‘All talk and no action’ COP26 leaders shamed over failed commitment to $100bn aid pledge

Boris Johnson: 'Huge amount to do' to meet climate targets

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The ambitious target was agreed upon by the Copenhagen Climate Change Conference of 2009 but has so far failed to materialise. At the time, the United Nations’ 15th COP summit outlined a plan for developed countries to pool their resources and mobilise long-term finance of £22.4billion ($30billion) a year between 2010 and 2012, and a further £74billion ($100billion) a year by 2020. All estimates indicate the developed world has fallen short of this target, and leaders have been unafraid to point this out at the COP26 summit this month.

Diego Pacheco Balanza, head of the Bolivian delegation to COP26, told reporters: “The largest share of the historical emissions originated in developed countries.

“So there is a historical responsibility of developed countries and [industrialised] countries to deal with the climate crisis.”

And in a more brutal assessment, Surangel Whipps Jr, President of the Pacific island state of Palau, said the developed world “might as well bomb our islands instead of making us suffer”.

He added: “Frankly speaking, there is no dignity to a slow and painful death.”

Rising sea levels, longer droughts, more extreme heatwaves – these are but a taste of how global warming is going to batter the planet if greenhouse emissions are not curbed.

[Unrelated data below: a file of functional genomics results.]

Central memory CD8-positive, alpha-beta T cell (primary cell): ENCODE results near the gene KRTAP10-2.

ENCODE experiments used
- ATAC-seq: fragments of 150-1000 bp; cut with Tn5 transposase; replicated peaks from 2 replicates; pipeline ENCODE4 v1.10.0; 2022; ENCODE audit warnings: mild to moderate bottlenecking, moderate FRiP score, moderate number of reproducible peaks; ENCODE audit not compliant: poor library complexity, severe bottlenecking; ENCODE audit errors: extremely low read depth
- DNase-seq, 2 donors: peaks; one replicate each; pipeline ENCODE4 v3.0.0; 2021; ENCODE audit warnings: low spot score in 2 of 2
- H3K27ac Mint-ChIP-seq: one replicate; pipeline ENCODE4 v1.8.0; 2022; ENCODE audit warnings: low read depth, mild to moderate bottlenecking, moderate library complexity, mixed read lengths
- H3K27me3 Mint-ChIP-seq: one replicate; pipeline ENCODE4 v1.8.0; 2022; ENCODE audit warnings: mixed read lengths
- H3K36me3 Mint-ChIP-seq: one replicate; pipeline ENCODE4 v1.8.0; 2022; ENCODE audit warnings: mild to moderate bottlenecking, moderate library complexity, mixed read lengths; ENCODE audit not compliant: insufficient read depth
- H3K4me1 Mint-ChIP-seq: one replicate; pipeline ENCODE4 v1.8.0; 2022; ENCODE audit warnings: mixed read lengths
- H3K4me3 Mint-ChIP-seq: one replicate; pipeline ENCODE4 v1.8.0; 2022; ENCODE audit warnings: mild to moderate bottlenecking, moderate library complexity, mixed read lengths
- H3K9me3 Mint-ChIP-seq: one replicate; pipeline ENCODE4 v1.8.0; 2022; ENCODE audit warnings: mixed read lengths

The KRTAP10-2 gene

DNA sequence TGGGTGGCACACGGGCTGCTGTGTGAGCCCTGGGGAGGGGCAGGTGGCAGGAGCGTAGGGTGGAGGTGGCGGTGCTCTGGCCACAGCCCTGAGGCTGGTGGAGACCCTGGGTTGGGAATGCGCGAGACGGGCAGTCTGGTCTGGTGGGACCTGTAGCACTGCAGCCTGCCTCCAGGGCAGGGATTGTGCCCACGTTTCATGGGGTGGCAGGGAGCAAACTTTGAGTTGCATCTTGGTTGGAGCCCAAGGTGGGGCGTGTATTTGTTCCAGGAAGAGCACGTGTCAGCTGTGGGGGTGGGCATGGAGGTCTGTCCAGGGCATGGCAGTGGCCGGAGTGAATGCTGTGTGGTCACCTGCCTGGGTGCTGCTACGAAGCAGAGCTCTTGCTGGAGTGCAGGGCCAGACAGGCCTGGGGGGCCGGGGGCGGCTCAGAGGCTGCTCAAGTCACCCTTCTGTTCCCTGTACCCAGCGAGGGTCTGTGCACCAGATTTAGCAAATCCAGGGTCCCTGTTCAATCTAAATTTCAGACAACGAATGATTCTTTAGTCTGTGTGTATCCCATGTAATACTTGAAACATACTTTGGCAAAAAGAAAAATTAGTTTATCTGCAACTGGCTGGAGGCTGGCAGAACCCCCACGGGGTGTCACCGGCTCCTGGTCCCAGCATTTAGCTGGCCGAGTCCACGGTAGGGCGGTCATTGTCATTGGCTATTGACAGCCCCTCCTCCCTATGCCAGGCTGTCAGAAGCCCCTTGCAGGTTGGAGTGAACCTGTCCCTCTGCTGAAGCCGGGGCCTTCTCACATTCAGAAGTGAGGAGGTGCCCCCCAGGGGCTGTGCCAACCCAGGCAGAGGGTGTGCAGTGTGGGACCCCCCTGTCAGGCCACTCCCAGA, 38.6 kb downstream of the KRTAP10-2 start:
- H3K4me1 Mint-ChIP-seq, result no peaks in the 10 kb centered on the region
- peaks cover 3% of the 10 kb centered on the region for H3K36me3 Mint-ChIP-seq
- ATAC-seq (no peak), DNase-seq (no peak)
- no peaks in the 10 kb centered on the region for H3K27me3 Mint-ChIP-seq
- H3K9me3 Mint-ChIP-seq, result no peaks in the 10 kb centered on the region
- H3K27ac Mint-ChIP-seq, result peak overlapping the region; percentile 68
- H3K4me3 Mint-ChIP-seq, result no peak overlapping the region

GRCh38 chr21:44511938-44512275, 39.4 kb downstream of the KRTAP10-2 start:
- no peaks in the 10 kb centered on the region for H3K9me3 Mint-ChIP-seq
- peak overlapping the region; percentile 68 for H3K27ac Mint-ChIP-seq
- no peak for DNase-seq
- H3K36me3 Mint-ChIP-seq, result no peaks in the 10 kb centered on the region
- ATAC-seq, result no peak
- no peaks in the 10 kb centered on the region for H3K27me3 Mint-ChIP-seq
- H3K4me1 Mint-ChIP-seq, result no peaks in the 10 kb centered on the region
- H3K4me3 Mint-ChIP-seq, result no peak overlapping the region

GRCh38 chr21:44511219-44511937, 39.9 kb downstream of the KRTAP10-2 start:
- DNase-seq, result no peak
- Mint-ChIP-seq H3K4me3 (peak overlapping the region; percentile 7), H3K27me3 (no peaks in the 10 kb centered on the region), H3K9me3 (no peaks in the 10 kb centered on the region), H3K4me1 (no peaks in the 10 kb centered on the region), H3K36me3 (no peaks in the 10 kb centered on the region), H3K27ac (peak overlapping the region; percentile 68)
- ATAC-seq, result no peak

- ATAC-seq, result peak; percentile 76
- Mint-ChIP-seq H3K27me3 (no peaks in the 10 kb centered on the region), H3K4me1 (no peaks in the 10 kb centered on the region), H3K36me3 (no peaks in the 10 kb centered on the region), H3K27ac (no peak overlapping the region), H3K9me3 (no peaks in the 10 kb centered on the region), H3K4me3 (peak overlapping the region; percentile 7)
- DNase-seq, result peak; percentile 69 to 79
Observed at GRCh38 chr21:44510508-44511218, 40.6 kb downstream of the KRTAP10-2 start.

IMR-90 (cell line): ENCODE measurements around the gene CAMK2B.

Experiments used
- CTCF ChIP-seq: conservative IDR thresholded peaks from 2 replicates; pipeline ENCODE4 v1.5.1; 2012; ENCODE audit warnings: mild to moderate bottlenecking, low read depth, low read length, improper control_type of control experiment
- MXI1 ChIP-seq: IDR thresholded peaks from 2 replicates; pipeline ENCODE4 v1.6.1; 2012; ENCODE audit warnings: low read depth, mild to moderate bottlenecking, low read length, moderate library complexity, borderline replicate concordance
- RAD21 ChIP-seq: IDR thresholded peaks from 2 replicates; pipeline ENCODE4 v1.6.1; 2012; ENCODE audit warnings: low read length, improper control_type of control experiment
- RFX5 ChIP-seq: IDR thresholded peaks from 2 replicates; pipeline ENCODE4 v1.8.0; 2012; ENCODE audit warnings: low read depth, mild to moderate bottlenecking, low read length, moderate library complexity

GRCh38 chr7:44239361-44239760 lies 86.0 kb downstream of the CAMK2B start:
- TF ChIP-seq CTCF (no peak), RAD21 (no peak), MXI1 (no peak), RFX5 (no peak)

But these are impacts that are expected to disproportionately affect the world’s most vulnerable nations.

These are countries that historically have not contributed to climate change, through the burning of fossils fuels, in the same way developed countries have.

Brian O’Callaghan, project manager of the Oxford University Economic Recovery Project (OUERP), who spoke to Express.co.uk during the summit, said: “It’s different this year in that we have a broader global consensus that we need action in the immediate term.

Climate protestors gather outside Cop26

“However, it’s unclear how that translates to countries taking responsibility.

“I think the clearest example of this is how vulnerable nations are treated under the COP process and under the Paris Agreement.

“There are very clear commitments that have been made, for example, in climate finance – $100billion in new and additional climate finance by 2020. We didn’t meet that target.”

Prime Minister Boris Johnson admitted as much before the summit when he attended the G20 meeting in Rome last month.

He said: “The countries most responsible for historic[al] and present-day emissions are not yet doing their fair share of the work.”

Mr O’Callaghan thinks the failure to hit the £74billion ($100billion) target is all the more disappointing considering how much money countries have spent on Covid recovery efforts.

In a report published by the OUERP last month, the group estimated the developed world has spent some £10.65trillion ($14.4trillion) on resurrecting economies post-pandemic.

Ultimately, he argued £74billion ($100billion) is a drop in an ocean of money being spent by the world’s wealthiest.

He said: “That’s an example of countries talking the talk, but not willing to take the responsibility and take action.”

Earlier this month, the Government admitted the climate finance target for 2020 “has probably been missed”.

COP President Alok Sharma said the target was a key issue for this year’s summit.

Now, according to the first drafts of the COP26 summit’s conclusions, developed nations should remain committed to the financial aid target.

The document reads: “Emphasizes the need to mobilize climate finance from all sources to reach the level needed to achieve the goals of the Paris Agreement, including significantly enhanced support for developing country Parties, beyond USD 100 billion per year.”

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